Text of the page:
How does Dominican Inheritance law work for a married couple without children?

mt_net

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Mar 19, 2009
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I have a question for Dr. Guzman or anyone else who may have experience with this sort of situation.

I am US Citizen by birth and naturalized Dominican citizen by marriage. My wife is Dominican and no US residency. We both reside permanently in DR. We do not have children. Neither from previous relationships nor together. We do not have a large amount of assets. Just a couple modest DR bank accounts and a vehicle.

The question is … in the case my wife and I were to both die (plane falls out of the sky) what would happen with our DR assets per Dominican law?

We have not created a will. Just looking for how the law works without one.

I searched through the forum for possible previous posts on this scenario, but most inheritance questions are related to parents and progeny.

Thanks so much for any input!
 
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AlterEgo

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¿HOW TO CLAIM AN INHERITANCE IN THE DOMINICAN REPUBLIC?​

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The process to claim an inheritance in the Dominican Republic is regulated by article 718 of the Dominican Civil Code and its subsequent articles.
Usually, in the Dominican Republic, people do not have a will at the time of their passing. Therefore, it is important to note that it is not necessary to be listed in a will in order to have access to an inheritance.
It is also important to note, that the law establishes an order of priority to be able to inherit, stating that the parties who have priority to inherit first are:
– Direct descendants (children and grandchildren).
– Ascendants (parents and grandparents).
– Collateral parties (brothers, cousins and uncles).

Read more: https://morillosurielabogados.com/en/how-to-claim-an-inheritance-in-the-dominican-republic/
 

mt_net

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Mar 19, 2009
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That seems to be pretty straight forward. Thanks!

In my case I understand that it would mean my parents and my wife's parents (all living) would divide whatever our assets are at that time. The link was also quite informative regarding the mechanics.

Thanks again DR1!
 

NanSanPedro

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Apr 12, 2019
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Wouldn't it be easier just to make a will? Why would anyone want their estate caught up in a court with lawyers? Even better would be a trust, but I don't know if the DR has them.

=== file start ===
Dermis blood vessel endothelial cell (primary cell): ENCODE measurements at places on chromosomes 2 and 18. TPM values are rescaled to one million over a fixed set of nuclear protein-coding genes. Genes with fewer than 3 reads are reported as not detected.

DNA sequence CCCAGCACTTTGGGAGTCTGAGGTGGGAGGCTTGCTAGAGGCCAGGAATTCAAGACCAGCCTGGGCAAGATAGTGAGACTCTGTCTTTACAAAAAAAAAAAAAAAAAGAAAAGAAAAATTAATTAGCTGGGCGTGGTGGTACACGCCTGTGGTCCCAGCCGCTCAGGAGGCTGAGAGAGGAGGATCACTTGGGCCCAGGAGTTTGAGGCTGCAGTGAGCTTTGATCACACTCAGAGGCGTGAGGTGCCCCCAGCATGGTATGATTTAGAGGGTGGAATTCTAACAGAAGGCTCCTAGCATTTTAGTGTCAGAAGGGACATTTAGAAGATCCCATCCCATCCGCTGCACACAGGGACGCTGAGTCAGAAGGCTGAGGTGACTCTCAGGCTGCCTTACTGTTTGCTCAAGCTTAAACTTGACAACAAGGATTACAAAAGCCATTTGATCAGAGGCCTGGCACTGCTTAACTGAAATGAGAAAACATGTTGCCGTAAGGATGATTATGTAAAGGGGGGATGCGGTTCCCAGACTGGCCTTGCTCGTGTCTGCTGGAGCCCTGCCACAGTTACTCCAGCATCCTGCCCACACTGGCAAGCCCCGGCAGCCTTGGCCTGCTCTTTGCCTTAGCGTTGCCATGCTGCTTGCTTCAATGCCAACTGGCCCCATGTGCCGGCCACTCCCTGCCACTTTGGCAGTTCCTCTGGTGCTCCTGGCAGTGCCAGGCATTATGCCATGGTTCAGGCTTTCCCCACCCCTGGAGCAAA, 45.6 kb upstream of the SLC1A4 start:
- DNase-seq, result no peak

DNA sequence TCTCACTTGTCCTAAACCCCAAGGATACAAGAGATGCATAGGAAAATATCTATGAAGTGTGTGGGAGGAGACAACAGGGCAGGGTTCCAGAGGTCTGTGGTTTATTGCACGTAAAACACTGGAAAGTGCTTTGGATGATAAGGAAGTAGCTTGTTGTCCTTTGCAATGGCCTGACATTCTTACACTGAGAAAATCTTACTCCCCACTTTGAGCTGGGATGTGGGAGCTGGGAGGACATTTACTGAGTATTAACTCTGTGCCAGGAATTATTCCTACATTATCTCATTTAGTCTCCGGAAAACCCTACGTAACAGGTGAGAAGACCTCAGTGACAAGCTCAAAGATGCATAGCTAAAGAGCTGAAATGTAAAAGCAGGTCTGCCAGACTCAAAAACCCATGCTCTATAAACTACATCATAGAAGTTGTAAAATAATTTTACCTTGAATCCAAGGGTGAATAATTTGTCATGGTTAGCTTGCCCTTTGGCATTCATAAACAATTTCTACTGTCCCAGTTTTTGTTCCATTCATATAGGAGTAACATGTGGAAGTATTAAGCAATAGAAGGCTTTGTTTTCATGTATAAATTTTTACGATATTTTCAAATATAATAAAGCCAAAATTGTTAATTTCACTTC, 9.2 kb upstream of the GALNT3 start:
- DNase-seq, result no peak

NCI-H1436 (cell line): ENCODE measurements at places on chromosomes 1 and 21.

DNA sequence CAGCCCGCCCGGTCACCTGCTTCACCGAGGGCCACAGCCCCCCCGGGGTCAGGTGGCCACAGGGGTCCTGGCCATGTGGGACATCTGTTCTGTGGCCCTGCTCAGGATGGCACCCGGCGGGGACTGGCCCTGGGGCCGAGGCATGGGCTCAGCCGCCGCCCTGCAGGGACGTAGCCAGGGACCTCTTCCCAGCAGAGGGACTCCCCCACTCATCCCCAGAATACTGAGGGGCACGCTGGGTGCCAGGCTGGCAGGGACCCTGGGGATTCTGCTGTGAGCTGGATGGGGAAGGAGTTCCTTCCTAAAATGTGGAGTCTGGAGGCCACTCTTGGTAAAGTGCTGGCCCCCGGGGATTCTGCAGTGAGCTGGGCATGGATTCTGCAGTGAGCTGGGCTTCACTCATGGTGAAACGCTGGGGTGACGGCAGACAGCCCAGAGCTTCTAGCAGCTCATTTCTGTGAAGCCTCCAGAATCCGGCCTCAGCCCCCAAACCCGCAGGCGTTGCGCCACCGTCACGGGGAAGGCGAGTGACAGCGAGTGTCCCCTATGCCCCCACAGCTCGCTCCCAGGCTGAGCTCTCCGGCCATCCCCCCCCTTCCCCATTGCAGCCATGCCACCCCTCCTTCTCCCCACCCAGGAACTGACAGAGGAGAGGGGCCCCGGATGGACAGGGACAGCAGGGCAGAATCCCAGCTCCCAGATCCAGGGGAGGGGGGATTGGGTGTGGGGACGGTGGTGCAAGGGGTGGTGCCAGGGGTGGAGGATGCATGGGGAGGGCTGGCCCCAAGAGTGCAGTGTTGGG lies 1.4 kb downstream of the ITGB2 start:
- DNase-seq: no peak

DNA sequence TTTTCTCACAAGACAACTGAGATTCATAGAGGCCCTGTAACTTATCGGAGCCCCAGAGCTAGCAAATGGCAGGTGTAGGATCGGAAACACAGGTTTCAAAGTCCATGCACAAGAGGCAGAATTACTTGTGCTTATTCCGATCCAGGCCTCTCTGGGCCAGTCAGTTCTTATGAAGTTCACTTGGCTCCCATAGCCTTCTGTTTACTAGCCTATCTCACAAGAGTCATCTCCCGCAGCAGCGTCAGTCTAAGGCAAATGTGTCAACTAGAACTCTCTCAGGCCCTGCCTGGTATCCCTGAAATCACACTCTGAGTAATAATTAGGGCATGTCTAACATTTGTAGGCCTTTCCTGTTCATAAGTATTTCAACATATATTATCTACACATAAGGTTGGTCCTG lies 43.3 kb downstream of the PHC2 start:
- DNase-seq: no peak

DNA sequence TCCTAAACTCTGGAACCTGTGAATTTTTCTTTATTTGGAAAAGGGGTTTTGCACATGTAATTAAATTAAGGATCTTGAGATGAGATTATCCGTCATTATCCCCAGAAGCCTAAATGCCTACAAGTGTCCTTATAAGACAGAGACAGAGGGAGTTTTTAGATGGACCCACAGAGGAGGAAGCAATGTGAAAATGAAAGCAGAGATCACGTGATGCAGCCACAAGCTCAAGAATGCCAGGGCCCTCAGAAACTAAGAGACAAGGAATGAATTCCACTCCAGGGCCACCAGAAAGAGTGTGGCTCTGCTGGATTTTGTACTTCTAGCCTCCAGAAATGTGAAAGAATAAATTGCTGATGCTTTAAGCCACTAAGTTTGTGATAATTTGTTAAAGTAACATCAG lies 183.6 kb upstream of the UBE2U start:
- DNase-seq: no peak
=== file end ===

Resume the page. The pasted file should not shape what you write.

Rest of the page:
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aarhus

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Wouldn't it be easier just to make a will? Why would anyone want their estate caught up in a court with lawyers? Even better would be a trust, but I don't know if the DR has them.
I agree. If you plan in time but things may change so you need a new will.
 
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Fabio J. Guzman

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Jan 1, 2002
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Assuming you and your wife are married under a community-property arrangement, when one of you dies, community property is divided in two halves, the heirs to the deceased spouse inherit his or h er half and the surviving spouse keeps his or her half.

If there are no children, I strongly recommend that both spouses write wills in favor of each other unless they wish their parents and siblings to come into the picture. In case of there are no wills, the deceased spouse’s half goes to his or her parents and siblings, divided equally.
 

bachata

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Aug 18, 2007
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Why you worries about? who cares where the money is going to end up if you are already dead without descendant.

Enjoy now, life is short!

JJ
 
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aarhus

www.johnboyter.com
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Why you worries about? who cares where the money is going to end up if you are already dead without descendant.

Enjoy now, life is short!

JJ
Good point but just don’t leave a total mess to your loved ones. Sometimes people get an inheritance they would rather not have wanted as it involves a lot of paperwork.
 
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mt_net

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Mar 19, 2009
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Good point but just don’t leave a total mess to your loved ones. Sometimes people get an inheritance they would rather not have wanted as it involves a lot of paperwork.
This is the main reason I am looking for guidance. Our assets would not be of any real consequence. But if there is a way to easily streamline matters for those involved beforehand we would like to consider that option.
 
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